WASHINGTON (CNN) - Steve Bannon, set to give a speech in Charleston, South Carolina, Friday night, will be introduced by a South Carolina GOP gubernatorial hopeful running against the Republican incumbent.
Catherine Templeton is running to replace incumbent GOP Gov. Henry McMaster, whom Trump has endorsed and who will also be attending Friday's event, where Bannon will be honored with the Nathan Hale Patriot Award from the Citadel Republican Society.
The former White House chief strategist, who has vowed a "season of war against a GOP establishment," has pledged to endorse anti-establishment candidates against incumbent Republicans in races, and he's been flying around the country trying to recruit insurgent candidates.
It's unclear whether he will endorse a candidate in the South Carolina race, but his appearance will be watched for clues as to whether he will wade in.
McMaster, who assumed office when former Gov. Nikki Haley was appointed U.S. Ambassador to the United Nations by Trump, previously served as lieutenant governor and now has the advantage of running as an incumbent in what many imagined would be a wide open race.
While serving as lieutenant governor, McMaster was the first statewide elected official to endorse Trump's candidacy for president. As a result, Trump had McMaster introduce him at the 2016 Republican National Convention.
Trump has already waded into the South Carolina governor race himself. Last month, the President flew to Greenville and spoke at a closed-door fundraiser for McMaster.
It was Trump's first venture back onto the campaign trail since his preferred candidate, Luther Strange, lost the Alabama Republican Senate primary to Bannon-backed Roy Moore.
"He's a talented guy, and he's doing really well," Trump said of McMaster, according to video posted by The State newspaper of Columbia, South Carolina, last month. "He's a terrific person, a terrific man. ... I'm so happy with the job he's done."
Templeton served under Haley as head of the state's labor and public health departments. She threw her hat into the governor's race in April after McMaster moved into the governor's mansion upon Haley's move to the UN.
Despite Templeton's work in the Haley administration and consideration of a spot in Trump's Labor Department, she has labeled herself during her gubernatorial campaign as an "outsider."
In February, Templeton told The Post and Courier of Charleston that the Trump administration offered her a position at the Labor Department. However, Templeton told the paper she turned it down to focus instead on South Carolina.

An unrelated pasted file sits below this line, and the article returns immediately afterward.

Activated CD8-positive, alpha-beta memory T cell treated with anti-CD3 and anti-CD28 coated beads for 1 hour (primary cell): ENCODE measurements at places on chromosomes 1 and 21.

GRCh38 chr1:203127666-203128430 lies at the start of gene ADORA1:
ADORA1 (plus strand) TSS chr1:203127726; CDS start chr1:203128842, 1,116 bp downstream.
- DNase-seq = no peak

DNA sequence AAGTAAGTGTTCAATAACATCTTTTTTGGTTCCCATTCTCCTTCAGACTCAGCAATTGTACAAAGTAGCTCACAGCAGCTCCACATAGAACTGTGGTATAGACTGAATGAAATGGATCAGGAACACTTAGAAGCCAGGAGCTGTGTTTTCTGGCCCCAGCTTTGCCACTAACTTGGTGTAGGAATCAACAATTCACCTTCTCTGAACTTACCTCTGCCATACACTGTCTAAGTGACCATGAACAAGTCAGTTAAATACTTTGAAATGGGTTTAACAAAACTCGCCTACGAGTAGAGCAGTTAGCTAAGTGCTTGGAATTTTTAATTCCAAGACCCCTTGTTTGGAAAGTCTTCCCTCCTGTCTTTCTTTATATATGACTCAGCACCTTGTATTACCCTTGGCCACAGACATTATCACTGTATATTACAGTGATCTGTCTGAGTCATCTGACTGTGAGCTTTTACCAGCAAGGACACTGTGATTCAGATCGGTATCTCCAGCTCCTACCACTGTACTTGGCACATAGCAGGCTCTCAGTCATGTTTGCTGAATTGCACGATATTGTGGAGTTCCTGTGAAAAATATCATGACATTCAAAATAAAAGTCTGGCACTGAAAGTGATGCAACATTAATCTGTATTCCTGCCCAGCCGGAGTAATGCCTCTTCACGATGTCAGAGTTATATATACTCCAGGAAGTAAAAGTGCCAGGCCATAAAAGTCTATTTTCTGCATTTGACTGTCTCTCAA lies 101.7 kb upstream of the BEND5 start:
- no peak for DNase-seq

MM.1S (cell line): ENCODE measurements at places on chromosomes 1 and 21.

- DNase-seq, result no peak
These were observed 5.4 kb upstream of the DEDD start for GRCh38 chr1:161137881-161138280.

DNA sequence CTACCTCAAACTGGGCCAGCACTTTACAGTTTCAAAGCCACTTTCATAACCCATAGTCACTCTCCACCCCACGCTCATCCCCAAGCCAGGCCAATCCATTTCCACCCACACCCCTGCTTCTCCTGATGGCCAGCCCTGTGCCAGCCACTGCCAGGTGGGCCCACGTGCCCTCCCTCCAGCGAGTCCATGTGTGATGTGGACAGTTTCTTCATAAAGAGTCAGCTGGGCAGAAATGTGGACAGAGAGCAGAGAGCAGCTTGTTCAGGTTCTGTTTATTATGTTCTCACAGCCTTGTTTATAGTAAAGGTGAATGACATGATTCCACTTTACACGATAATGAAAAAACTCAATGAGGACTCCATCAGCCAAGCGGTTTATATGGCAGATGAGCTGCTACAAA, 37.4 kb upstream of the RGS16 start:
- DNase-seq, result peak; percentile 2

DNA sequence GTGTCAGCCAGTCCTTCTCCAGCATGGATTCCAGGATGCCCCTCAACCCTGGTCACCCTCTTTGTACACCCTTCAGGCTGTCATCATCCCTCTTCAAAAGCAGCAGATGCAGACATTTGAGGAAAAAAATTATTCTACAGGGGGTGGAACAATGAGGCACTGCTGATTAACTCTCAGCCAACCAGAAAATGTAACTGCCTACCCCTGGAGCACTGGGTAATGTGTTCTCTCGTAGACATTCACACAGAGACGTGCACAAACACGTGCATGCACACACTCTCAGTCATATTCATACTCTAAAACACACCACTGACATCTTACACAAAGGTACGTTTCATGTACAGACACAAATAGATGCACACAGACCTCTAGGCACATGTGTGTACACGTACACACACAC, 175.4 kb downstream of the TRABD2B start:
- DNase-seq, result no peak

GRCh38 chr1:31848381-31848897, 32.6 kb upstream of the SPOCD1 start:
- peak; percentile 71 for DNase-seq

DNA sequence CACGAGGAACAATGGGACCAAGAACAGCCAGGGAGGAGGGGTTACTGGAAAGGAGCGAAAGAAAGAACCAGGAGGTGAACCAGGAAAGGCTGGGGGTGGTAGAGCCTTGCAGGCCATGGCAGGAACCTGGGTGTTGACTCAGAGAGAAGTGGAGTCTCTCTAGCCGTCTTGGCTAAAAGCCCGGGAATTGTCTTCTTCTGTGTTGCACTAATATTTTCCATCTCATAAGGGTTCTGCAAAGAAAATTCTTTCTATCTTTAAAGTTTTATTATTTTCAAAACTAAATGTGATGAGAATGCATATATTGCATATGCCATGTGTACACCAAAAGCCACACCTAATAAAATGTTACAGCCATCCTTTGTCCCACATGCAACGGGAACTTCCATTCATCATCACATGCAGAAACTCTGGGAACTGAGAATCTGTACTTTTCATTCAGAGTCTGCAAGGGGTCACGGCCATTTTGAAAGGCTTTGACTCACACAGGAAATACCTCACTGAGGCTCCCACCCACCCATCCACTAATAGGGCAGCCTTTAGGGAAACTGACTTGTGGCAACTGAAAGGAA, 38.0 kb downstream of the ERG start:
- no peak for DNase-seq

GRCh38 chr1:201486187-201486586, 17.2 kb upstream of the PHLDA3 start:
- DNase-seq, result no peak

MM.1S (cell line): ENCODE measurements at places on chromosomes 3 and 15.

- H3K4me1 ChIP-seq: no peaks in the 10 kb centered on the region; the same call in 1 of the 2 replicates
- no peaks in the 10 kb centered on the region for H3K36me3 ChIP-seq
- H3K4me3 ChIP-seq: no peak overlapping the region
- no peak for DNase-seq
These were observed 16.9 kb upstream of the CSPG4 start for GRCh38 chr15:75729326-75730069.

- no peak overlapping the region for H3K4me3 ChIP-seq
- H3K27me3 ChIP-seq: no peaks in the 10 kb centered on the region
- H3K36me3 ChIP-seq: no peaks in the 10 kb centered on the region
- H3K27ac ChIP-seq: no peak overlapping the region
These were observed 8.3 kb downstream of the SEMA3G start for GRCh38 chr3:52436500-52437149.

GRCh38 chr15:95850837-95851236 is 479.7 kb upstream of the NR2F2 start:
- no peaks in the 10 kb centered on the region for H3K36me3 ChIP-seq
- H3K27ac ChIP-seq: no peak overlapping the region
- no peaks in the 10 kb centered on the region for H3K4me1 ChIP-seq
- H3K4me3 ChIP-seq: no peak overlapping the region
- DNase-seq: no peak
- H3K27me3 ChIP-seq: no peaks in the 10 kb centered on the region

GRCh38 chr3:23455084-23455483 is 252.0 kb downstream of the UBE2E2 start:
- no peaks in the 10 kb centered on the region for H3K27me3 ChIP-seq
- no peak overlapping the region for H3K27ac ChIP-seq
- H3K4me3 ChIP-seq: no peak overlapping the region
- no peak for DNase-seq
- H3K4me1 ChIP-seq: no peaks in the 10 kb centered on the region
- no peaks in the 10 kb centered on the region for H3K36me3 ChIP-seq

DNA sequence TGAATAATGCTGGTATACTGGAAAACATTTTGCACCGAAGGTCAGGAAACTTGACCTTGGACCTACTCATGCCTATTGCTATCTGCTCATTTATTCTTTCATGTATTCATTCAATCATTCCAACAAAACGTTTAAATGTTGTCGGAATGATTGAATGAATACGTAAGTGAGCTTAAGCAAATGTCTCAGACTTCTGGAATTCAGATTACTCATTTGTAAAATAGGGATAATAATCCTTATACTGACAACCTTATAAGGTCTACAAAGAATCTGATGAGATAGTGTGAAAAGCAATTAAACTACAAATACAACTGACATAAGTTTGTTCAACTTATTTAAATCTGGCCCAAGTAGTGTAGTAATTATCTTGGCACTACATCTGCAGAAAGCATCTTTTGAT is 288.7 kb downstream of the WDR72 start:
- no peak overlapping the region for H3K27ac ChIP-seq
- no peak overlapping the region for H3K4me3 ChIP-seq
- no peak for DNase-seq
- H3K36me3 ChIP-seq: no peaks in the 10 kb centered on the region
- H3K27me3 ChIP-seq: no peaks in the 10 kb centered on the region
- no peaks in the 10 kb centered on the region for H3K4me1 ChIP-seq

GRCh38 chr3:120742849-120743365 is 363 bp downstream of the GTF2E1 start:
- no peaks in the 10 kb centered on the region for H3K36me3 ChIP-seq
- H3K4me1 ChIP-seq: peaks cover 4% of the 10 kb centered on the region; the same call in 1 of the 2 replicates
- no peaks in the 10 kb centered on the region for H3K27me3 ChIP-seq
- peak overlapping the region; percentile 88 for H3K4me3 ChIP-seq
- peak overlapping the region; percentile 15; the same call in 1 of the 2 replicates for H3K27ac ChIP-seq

Templeton's campaign said she raised $603,000 to McMaster's $568,000 during the third quarter of the year, marking the first time she topped the governor during a fundraising cycle, according to campaign finance reports.
In recent weeks, Templeton has embraced Bannon and expressed her support of the former White House chief strategist. During a recent radio interview, Templeton said Bannon represents "the voice of the rest of us, and we welcome him to South Carolina." Last week, she said she has remained in touch with Bannon after she she met him while interviewing for the role at the Labor Department.
One thing Bannon and Templeton have in common? Their stance on Confederate monuments. When Bannon served as executive chairman of Breitbart News in 2015 after a white supremacist killed nine African-Americans at Mother Emanuel AME church in Charleston, the conservative news outlet published an ode to the Confederate flag, saying it "proclaims a glorious heritage."
While Templeton, along with most other Republicans in the state, supported Haley's decision to take the flag down from State House grounds soon after the shooting, she has recently said she does not support other Confederate monuments being removed -- an issue that has sparked violence in places around the country, most notably in Charlottesville, Virginia, this past summer. Templeton has said she is "proud of the Confederacy."
Bannon's speech and Templeton's introduction will take place at the the Citadel Republican Society's Patriot Dinner at Holliday Alumni Center on the campus of the school, which is the military college of South Carolina. Local groups are planning to protest outside of the venue in opposition to Bannon.
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